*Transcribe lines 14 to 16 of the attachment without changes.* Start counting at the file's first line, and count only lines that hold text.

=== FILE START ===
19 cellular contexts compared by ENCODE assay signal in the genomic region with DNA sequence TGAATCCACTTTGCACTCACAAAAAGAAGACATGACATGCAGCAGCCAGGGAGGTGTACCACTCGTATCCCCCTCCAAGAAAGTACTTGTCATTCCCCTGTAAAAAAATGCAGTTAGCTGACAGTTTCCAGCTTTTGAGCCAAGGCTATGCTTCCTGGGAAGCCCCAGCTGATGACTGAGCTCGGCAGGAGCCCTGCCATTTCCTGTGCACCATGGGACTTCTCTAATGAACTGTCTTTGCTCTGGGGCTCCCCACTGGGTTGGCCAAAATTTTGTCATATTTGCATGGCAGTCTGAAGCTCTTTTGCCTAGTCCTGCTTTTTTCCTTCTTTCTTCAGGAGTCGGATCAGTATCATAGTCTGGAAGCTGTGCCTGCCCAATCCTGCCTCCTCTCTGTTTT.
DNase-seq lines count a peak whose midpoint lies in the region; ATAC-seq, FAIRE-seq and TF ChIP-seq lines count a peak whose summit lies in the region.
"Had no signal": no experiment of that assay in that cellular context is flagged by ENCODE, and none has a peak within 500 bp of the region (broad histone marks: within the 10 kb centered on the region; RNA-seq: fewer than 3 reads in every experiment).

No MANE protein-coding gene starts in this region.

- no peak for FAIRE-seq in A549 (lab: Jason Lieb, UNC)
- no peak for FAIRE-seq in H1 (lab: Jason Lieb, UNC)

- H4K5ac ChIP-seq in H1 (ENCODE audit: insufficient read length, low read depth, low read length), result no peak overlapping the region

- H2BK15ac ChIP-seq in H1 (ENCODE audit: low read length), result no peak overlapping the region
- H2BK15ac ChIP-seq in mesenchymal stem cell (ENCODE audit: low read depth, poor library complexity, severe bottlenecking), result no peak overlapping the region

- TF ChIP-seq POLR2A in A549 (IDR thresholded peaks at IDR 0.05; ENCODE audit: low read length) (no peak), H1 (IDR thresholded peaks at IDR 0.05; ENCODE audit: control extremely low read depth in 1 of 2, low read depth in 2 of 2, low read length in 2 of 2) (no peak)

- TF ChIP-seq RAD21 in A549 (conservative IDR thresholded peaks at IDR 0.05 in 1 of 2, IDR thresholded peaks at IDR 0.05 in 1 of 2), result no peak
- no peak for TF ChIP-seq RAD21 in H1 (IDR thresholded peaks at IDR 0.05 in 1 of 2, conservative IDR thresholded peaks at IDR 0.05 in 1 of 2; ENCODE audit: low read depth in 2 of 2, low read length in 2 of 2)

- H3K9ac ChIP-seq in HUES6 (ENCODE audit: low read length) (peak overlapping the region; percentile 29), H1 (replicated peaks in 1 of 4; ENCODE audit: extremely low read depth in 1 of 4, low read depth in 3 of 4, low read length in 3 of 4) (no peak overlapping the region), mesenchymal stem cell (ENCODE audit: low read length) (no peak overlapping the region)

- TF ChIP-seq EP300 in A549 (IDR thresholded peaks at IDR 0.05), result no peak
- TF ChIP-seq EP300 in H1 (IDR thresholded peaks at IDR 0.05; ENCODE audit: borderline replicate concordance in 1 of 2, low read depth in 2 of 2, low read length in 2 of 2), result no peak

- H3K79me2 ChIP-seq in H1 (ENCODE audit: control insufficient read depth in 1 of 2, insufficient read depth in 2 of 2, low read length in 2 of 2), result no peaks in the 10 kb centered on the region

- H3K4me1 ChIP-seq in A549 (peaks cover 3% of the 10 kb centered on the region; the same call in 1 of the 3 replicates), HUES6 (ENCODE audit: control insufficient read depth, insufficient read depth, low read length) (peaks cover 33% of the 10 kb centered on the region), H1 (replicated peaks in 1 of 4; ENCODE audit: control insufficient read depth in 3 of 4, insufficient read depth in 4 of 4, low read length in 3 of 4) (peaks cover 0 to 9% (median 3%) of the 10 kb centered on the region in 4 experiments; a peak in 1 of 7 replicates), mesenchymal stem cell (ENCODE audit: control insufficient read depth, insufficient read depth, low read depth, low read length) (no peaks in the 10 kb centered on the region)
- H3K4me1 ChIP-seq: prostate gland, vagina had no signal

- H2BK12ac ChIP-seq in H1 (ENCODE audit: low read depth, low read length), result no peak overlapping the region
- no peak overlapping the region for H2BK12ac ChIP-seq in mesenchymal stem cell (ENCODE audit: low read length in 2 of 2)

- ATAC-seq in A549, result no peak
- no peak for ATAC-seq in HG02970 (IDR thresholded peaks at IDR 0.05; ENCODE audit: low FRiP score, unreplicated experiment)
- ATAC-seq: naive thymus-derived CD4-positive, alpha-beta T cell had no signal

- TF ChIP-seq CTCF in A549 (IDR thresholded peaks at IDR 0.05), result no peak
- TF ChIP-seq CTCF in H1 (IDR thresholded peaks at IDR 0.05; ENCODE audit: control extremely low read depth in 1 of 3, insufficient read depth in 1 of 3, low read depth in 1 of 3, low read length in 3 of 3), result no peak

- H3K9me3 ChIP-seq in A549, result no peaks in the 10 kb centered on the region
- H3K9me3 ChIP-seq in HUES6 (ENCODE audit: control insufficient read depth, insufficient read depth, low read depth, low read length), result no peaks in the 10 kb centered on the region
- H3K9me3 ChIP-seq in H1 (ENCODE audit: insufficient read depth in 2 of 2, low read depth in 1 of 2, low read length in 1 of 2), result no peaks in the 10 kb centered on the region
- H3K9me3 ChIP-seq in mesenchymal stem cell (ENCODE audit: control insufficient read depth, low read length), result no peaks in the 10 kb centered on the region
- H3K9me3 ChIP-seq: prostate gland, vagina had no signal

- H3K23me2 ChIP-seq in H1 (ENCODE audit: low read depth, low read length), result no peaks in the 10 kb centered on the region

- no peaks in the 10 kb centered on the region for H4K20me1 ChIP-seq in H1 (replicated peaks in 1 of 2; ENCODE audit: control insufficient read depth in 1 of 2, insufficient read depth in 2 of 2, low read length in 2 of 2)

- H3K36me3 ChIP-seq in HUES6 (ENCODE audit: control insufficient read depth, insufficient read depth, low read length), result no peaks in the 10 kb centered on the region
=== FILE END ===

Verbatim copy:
- TF ChIP-seq EP300 in A549 (IDR thresholded peaks at IDR 0.05), result no peak
- TF ChIP-seq EP300 in H1 (IDR thresholded peaks at IDR 0.05; ENCODE audit: borderline replicate concordance in 1 of 2, low read depth in 2 of 2, low read length in 2 of 2), result no peak

- H3K79me2 ChIP-seq in H1 (ENCODE audit: control insufficient read depth in 1 of 2, insufficient read depth in 2 of 2, low read length in 2 of 2), result no peaks in the 10 kb centered on the region